Ruth Bader Ginsburg
Ruth Bader Ginsburg, a US Supreme Court judge who died on 18th September at the age of 87 due to an incurable disease, was one of the most influential individuals in the American Jewish community of the last fifty years. Deeply convinced, as a woman and as a magistrate, of equality of human beings, she was a tenacious supporter of equality of men and women and significantly contributed, as a lawyer and a magistrate, to claiming women's rights in the United States.
Born in Brooklyn on 15th March 1933 to Jewish parents - her father immigrated from Ukraine and her mother was born in New York to parents from Austria - in 1954 Ruth graduated in law at Cornell University, where she met her husband, Martin Ginsburg. She later obtained her law degree at Harvard University, in a course attended by only nine women, including her, out of approximately 500 students. After completing her studies at Columbia University, in 1963 she started her career as a law professor at Rutgers University, New Jersey, where she remained ten years.
During this time, Ruth started her battle for gender equality as general counsel for the American Civil Liberties Union (ACLU), reporting over 300 cases of gender discrimination - six of which before the Supreme Court - and helping to launch ACLU's Women's Rights Project.
In 1980, President Jimmy Carter appointed Ginsburg to the United States Court of Appeals for the District of Columbia. In 1993, President Bill Clinton appointed Ginsburg to the Supreme Court and she became the second woman in the history of the United States to hold that position and the first female member of the Jewish community to serve on the Court.
"Ginsburg had earned her reputation as a strong advocate of gender equality already as a common person. As a magistrate, first as a judge of the Court of Appeals and then during her 27 years as a Supreme Court Judge, she built on that legacy", wrote American journalist and writer Erin Blakemore
in her portrait of Ruth Bader Ginsburg published on History.com, recalling the different fronts of Ginsburg's work to legally enshrine gender equality and ensure effective equal protection for women and men.
"Drawing on previous rulings concerning civil rights in relation to race - in cases brought by men - Ginsburg demonstrated the reasons why the Supreme Court had to put an end to gender discrimination. Many of her cases hinged on the Equal Protection Clause of the Fourteenth Amendment, which provides that people are equally protected under US law. Through a number of minor cases, she attacked discriminatory laws".
Besides claiming the principle of equal pay for equal work, Ginsburg firmly defended women's right to abortion throughout her mandate at the Supreme Court.
In her 2016 consent in the Whole Women's Health v Hellerstedt case, Ginsburg provided a convincing defence of women's right to choose. And she did so on her own. "No other judge signed the consent, in which she had written that "many medical procedures, including delivery" are far more dangerous than abortion and had claimed that Texas law, limiting abortion, went "beyond all rational understanding”.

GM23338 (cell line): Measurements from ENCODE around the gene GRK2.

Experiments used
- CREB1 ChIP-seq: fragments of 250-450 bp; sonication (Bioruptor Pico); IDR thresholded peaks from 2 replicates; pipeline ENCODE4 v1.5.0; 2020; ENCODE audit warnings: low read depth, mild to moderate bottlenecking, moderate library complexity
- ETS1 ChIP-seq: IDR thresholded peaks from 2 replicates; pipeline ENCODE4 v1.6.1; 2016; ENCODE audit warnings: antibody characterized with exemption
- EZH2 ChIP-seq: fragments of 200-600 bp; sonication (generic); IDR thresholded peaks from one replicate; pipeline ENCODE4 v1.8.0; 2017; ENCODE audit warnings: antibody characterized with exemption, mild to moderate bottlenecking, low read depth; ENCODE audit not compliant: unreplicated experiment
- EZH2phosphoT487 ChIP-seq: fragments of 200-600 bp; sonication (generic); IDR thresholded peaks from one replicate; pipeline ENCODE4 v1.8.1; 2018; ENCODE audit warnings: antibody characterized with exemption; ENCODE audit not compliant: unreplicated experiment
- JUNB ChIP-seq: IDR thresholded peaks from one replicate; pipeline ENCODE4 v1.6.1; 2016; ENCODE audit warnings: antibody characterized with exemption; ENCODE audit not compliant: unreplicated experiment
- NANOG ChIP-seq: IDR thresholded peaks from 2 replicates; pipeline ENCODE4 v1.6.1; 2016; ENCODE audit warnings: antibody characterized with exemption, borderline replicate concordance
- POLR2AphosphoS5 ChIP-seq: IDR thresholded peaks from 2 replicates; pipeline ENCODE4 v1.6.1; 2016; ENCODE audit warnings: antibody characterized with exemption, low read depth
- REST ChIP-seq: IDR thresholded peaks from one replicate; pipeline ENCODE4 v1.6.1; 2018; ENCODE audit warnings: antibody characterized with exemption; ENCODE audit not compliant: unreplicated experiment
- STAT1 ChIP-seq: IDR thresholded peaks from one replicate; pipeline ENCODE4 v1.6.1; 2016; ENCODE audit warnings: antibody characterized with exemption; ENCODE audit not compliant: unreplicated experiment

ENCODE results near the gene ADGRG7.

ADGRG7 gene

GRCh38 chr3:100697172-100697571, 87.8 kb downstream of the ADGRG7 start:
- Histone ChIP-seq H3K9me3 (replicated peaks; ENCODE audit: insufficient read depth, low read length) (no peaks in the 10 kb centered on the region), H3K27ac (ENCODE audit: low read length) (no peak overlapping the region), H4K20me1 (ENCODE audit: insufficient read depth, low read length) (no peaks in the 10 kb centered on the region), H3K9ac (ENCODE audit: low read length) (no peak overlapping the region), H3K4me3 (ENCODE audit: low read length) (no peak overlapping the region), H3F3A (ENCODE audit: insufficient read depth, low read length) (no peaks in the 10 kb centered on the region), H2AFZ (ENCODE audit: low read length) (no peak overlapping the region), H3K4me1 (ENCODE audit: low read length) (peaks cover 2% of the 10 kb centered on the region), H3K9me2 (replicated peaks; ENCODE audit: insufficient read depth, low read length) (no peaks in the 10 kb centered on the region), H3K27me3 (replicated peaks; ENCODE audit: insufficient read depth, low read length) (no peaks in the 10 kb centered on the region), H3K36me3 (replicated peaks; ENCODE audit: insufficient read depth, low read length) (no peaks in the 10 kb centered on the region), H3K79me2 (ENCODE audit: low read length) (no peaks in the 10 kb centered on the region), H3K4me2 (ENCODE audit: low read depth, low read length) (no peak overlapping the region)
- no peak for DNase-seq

Her belonging to the Jewish community greatly impacted on Ruth Ginsburg's ethical beliefs, as she stated in 2017 when she attended a religious service on Rosh Hashanah, the Jewish New Year. On that occasion, she explained how her Jewish identity and the texts she had read during her life had inspired in her a sense of empathy for other minority groups. "If you are a member of a minority group, namely a group that has been targeted, you feel empathy for others in a similar situation. The Jewish religion is an ethical religion. That is, we are taught to do good, to love mercy, to do justice not because we will be rewarded in heaven or punished in hell. We live righteously because that is how people should live and not because we aim at being rewarded in the afterlife".
Ruth Ginsburg also played a crucial role in making the American legal system more accessible and understandable to citizens, bridging the gap between the law, the Constitution and the legal system on the one hand, and the society that institutions should serve on the other. "I cannot think of another legal figure who had such profound influence and awareness on the daily life of the society in which she lived as she showed, or who was as popular as she was", said Dorit Beinisch, former President of the Supreme Court of Israel, in her editorial published in the Haaretz newspaper in memory of the "brave justice warrior of justice whose voice is needed in our tough times". "Many criticized her popular approach. Her behaviour was different from the typical conduct of magistrates: she was willing to speak in public events, she was often interviewed, she loved music and art of all kinds, she accepted with great humour criticism in TV entertainment shows, she was open and attentive to others".
In 2018 in Tel Aviv, when receiving the Genesis Prize Foundation's Lifetime Achievement Award for her "outstanding work as a jurist in the field of civil liberties and women's rights", Ginsburg claimed to be "a judge born, raised and proud to be Jewish".
Ginsburg was unofficially considered to be the leader of the liberal part of the American judiciary.
Traduzione di Valentina Gianoli
Viviana Vestrucci, Communication at Gariwo